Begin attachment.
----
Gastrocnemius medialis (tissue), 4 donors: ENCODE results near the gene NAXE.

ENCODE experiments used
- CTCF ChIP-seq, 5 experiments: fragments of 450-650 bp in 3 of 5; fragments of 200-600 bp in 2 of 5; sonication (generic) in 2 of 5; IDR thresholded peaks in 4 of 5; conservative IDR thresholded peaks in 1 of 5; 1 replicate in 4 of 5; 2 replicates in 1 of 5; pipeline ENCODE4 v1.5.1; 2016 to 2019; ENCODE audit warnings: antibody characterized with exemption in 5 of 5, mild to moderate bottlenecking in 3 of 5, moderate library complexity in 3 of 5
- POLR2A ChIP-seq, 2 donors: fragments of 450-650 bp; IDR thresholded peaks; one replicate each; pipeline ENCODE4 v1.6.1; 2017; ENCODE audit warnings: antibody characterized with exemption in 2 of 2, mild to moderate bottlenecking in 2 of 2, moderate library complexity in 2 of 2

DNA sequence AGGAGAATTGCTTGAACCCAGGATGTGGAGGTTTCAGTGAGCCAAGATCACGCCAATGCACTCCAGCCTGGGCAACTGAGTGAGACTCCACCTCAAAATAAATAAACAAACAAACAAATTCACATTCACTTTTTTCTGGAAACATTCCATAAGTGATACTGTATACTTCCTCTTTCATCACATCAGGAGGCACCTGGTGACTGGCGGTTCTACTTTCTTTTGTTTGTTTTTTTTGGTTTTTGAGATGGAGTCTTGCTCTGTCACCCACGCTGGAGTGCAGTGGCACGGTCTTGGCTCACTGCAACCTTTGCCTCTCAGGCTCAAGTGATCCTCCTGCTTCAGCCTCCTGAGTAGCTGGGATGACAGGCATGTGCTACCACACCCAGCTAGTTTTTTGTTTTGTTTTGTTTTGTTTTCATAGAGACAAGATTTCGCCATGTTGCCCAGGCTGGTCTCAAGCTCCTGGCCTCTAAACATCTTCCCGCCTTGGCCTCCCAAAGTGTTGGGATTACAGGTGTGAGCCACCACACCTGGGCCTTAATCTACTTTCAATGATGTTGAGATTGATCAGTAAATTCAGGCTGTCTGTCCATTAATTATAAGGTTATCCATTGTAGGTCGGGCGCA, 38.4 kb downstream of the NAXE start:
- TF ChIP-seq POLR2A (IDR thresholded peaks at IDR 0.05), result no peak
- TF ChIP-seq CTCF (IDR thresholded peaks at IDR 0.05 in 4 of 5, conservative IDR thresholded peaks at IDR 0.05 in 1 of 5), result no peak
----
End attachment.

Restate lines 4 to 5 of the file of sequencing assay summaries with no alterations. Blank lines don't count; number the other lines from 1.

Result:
- POLR2A ChIP-seq, 2 donors: fragments of 450-650 bp; IDR thresholded peaks; one replicate each; pipeline ENCODE4 v1.6.1; 2017; ENCODE audit warnings: antibody characterized with exemption in 2 of 2, mild to moderate bottlenecking in 2 of 2, moderate library complexity in 2 of 2

DNA sequence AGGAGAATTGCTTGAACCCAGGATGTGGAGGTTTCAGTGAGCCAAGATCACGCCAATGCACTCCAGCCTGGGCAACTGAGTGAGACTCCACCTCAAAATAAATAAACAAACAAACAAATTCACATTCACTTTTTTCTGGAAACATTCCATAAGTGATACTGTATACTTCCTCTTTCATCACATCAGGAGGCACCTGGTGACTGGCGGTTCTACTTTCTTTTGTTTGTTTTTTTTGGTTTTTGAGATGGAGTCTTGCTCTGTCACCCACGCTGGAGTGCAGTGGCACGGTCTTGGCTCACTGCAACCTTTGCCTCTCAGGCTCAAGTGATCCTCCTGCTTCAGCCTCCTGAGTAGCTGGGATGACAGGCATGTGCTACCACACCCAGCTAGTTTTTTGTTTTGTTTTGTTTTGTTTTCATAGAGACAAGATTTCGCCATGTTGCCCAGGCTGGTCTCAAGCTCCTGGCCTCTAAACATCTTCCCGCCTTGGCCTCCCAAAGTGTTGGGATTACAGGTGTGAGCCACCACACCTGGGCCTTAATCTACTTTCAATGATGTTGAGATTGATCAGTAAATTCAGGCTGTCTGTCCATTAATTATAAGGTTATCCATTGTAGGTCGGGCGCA, 38.4 kb downstream of the NAXE start: